There’s a pretty good chance you hadn’t heard the words “NFT”, “Beeple” and “Crypto Art” before 2021 began. I hadn’t. So when a digital artwork by the artist Beeple sold for the equivalent of $69 million about a month ago, it really set off my bullshit alarm bells and I couldn’t help but go down the rabbit hole of NFTs to try and understand what they were. Here’s what I found.
Many of you may be familiar with cryptocurrency but, for those who aren’t, it’s a form of digital currency where, among other things, everyone’s holdings and transactions are logged on a distributed digital ledger known as the blockchain.
Think of a traditional ledger or account book, or even an excel sheet, where accounts and transactions are entered in a single place. A blockchain is a distributed version of it, where the whole ledger is hosted across a vast network of systems and everyone can see and verify the transactions being recorded in the ledger. To give a crude analogy, think of it as what Wikipedia is to traditional encyclopedias.
NFTs, or non-fungible tokens, use this same blockchain technology to sell “tokens” of ownership to buyers, over digital artworks. To draw a personal analogy here, I’m a photographer and sell prints of my photos. Usually I do a limited run of prints, for each image, and I sign and number each of these prints, so that the person buying the print knows that they are buying one of a scarce number of printed manifestations of the artwork that I have created.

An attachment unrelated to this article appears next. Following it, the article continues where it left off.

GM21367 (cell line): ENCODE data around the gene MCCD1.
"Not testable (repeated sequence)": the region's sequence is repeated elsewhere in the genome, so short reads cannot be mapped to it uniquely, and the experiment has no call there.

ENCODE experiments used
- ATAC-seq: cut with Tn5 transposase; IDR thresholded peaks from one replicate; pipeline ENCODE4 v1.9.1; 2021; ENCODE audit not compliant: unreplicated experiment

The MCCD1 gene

Now, of course, I could simply claim to be printing only a limited number while actually printing as many as I want and my buyers would be none the wiser. They have to trust me, my numbering and my signature. An NFT is a digital version of the print that I create, except that its uniqueness and scarcity are verified by the fact that it is logged on a blockchain. So they don’t have to trust the artist, the system itself verifies this aspect.
People who buy my prints, however, do get a nice physical copy of the photo that they can hold in their hands, and put in a frame and show off on their wall, if they so wish. So what do people who buy NFTs get? This is where things get murky. Apart from this token, and a digital copy of the artwork (in jpeg, or whatever format it’s created in), the buyer really gets nothing much. What they mainly get is the fact that they are its owner. This fact is unique, it’s verifiable, it’s show-off-able, it can be sold to someone else, but that’s really about the size of it.
Many wrongly assume that buying the NFT gets the buyer some rights to the artwork, but this is false. Much like the people who buy prints of my photographs, all they get is ownership of that specific manifestation of the artwork – the token and not any further rights to it. The creator of the artwork can still sell other manifestations of that artwork, or adapt the artwork and so on. The buyer’s right is limited to displaying and further selling…